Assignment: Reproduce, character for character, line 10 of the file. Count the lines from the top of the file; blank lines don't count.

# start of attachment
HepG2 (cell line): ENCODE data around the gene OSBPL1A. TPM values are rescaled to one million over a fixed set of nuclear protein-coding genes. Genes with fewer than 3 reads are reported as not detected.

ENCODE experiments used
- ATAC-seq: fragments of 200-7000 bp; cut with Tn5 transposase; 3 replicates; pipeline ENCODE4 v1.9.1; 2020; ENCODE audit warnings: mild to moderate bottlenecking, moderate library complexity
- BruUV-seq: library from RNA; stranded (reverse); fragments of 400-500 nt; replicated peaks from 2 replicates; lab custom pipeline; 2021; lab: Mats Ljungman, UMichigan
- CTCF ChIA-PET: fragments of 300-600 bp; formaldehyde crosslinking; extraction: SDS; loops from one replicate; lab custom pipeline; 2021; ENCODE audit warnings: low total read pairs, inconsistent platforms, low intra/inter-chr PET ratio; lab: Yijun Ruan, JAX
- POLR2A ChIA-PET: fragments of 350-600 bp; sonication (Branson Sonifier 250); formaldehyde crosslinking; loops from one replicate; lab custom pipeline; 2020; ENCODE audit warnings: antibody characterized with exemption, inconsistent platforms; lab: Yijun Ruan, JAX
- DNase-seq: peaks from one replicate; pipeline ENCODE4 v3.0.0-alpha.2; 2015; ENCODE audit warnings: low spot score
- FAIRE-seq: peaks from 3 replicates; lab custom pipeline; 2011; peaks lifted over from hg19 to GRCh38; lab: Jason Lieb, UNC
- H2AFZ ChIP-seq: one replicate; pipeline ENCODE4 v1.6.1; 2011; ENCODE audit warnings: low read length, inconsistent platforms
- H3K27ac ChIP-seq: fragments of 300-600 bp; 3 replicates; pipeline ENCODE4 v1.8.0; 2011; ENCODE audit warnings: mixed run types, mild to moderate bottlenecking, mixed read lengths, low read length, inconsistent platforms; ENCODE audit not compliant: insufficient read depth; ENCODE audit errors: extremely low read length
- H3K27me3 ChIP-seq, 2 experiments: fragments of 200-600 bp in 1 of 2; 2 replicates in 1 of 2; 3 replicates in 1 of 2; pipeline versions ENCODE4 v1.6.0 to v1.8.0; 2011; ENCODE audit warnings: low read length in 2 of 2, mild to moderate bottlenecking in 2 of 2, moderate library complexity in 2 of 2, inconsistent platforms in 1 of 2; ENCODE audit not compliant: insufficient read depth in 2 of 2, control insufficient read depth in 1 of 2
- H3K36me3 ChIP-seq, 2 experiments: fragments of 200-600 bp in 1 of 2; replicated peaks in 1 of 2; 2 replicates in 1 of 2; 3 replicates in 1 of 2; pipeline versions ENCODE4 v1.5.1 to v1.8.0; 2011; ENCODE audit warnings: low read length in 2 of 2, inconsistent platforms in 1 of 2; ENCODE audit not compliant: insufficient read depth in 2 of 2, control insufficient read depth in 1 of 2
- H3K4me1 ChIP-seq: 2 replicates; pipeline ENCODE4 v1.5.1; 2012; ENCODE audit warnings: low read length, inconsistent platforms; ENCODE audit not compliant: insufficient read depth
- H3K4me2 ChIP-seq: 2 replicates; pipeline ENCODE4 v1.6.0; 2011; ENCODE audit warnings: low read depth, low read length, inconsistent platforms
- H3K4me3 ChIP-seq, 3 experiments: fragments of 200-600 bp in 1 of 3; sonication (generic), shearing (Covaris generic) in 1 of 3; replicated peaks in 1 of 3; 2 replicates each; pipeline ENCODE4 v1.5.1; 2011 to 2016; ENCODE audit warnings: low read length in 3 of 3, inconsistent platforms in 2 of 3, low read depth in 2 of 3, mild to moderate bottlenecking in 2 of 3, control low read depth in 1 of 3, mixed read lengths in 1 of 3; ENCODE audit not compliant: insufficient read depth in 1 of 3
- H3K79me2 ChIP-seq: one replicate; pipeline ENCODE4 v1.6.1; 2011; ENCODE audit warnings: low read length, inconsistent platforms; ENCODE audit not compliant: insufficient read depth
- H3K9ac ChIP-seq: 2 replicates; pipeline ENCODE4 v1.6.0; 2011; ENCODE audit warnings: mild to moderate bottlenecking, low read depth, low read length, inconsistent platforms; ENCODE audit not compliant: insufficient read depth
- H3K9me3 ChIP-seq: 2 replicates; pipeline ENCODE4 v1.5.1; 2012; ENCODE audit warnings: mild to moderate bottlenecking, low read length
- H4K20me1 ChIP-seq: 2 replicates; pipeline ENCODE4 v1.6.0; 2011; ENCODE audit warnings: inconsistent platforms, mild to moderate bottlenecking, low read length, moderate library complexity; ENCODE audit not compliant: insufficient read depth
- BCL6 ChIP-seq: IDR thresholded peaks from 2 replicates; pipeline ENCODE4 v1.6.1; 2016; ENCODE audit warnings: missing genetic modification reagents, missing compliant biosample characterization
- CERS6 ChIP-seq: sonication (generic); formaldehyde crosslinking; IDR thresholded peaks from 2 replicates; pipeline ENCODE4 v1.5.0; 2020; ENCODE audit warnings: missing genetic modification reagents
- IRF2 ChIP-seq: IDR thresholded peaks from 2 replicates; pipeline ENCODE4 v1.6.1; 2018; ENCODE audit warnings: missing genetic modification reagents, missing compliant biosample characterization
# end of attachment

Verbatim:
- H3K27ac ChIP-seq: fragments of 300-600 bp; 3 replicates; pipeline ENCODE4 v1.8.0; 2011; ENCODE audit warnings: mixed run types, mild to moderate bottlenecking, mixed read lengths, low read length, inconsistent platforms; ENCODE audit not compliant: insufficient read depth; ENCODE audit errors: extremely low read length